The Latest Blue Bell Recall Update Is Even Worse News For The Shell-Shocked Company
On Friday last week, ice cream manufacturer Blue Bell announced a wave of massive layoffs in response to a dire situation which began in April, after the company voluntarily recalled all of its products from store shelves due to a listeria scare. The initial recall in March, which pulled only some of the company's products from distributor shelves, was the first recall the company had issued in over 100 years. With the projected financial burden of completely overhauling the company's many facilities and plants, as well as the increasing costs associated with widespread health and safety measures, the company announced over the weekend that it would cutting nearly 40 percent of its 3,900 staff.
"We are working with those employees who have been laid off in whatever manner we can assist them," said Blue Bell CEO Paul Kruse in a statement on Friday, calling the decision an "agonizing" one. "This is a terribly sad day at the company, and for me personally."
Officials stated that the company would be putting an additional 1,400 employees on partially paid furlough. Remaining staff have also had their salaries cut.
"The process of cleaning and improving Blue Bell’s four production plants is going to take longer than the company initially anticipated, especially at the main plant in Brenham where major repairs and equipment replacements are expected," wrote the company in a press release. "There is no firm timeline for when Blue Bell will begin producing ice cream again."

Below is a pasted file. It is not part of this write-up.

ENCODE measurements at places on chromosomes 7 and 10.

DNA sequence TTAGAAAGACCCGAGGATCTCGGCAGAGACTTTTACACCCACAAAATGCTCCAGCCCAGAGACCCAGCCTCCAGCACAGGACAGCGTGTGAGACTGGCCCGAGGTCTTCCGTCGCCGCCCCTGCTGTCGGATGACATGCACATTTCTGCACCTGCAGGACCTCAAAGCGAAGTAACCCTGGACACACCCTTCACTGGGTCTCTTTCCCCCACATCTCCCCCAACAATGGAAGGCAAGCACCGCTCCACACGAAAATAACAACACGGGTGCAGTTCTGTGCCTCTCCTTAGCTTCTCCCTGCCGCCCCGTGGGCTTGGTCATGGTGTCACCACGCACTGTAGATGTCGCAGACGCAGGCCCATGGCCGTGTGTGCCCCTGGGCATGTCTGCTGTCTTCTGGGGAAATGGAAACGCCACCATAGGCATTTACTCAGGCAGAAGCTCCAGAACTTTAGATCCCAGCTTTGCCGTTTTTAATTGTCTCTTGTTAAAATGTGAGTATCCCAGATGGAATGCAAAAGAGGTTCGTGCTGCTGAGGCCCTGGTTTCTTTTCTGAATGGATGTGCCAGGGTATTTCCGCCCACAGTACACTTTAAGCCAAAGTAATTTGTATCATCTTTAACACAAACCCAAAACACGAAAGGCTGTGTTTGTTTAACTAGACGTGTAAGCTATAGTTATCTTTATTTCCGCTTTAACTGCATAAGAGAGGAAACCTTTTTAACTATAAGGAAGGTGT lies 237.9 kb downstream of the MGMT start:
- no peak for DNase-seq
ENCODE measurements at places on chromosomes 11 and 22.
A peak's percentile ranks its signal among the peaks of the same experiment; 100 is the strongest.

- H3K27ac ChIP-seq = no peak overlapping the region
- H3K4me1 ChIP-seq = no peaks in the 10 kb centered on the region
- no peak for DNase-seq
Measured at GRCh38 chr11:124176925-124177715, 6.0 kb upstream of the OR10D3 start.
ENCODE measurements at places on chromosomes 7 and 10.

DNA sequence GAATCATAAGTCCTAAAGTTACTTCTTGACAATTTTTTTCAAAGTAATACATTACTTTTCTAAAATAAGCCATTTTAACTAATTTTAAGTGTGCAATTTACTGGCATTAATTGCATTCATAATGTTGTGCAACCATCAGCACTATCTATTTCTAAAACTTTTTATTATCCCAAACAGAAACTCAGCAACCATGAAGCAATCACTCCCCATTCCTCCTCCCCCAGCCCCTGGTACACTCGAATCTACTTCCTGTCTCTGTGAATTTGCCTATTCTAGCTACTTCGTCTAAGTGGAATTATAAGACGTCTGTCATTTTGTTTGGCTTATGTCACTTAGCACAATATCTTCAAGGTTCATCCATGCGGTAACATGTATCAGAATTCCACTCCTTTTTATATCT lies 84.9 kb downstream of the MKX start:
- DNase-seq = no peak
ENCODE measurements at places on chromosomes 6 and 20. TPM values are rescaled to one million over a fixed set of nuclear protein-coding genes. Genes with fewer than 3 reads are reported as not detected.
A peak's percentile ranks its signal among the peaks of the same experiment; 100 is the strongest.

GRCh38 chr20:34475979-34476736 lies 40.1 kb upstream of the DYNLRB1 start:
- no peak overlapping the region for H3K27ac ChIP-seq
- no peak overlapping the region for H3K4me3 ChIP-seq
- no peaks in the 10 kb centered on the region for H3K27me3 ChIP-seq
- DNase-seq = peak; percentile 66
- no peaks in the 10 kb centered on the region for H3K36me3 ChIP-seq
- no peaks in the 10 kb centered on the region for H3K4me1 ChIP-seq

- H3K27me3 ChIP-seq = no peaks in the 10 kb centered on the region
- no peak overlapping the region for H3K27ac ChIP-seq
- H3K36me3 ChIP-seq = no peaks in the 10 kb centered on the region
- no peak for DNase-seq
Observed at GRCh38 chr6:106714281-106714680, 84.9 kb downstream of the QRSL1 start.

The layoffs have sparked a host of varying reaction among affected employees.
"My husband was one of the people let go ... [with] no explanation as to why he (or anyone else) was picked to be 'permanently laid off'," said Hanna Averitt of Brenham, Texas, in an interview with the Houston Chronicle. "He was there a total of 13 years." Averitt said the decision was "poorly handled."
Others were relieved to at least be partially employed — for the time being.
"Thank you Blue Bell for doing everything you can to take care of the employees," wrote Frances Herndon, whose husband was furloughed, in a letter to the paper.
In April, the CDC officially announced that the Blue Bell listeria outbreak, which originated at its Broken Arrow, Oklahoma, plant a month earlier, to three fatal cases in Kansas and several reported illnesses across various U.S. states.
According to the CDC, Listeria monocytogenes is a foodborne pathogen which can cause convulsions, muscle aches, confusion, and high fever; in severe cases, it can cause septicemia and meningitis. Pregnant women infected with listeriosis may suffer miscarriages or neonatal death. Officials estimate that the disease affects around 1,600 people in the United States per year.
It's been a devastating few months for the decades-old company, which first opened its doors in 1907. Kruse explained that the company had attempted to hold off on issuing layoffs for as long as possible before making its somber announcement on Friday.
"At Blue Bell, our employees are part of our family, and we did everything we could to keep people on our payroll for as long as possible," said Kruse in a statement. "We have an obligation to do what is necessary to bring Blue Bell back and ensure its viability in the future, but it still hurts — a lot."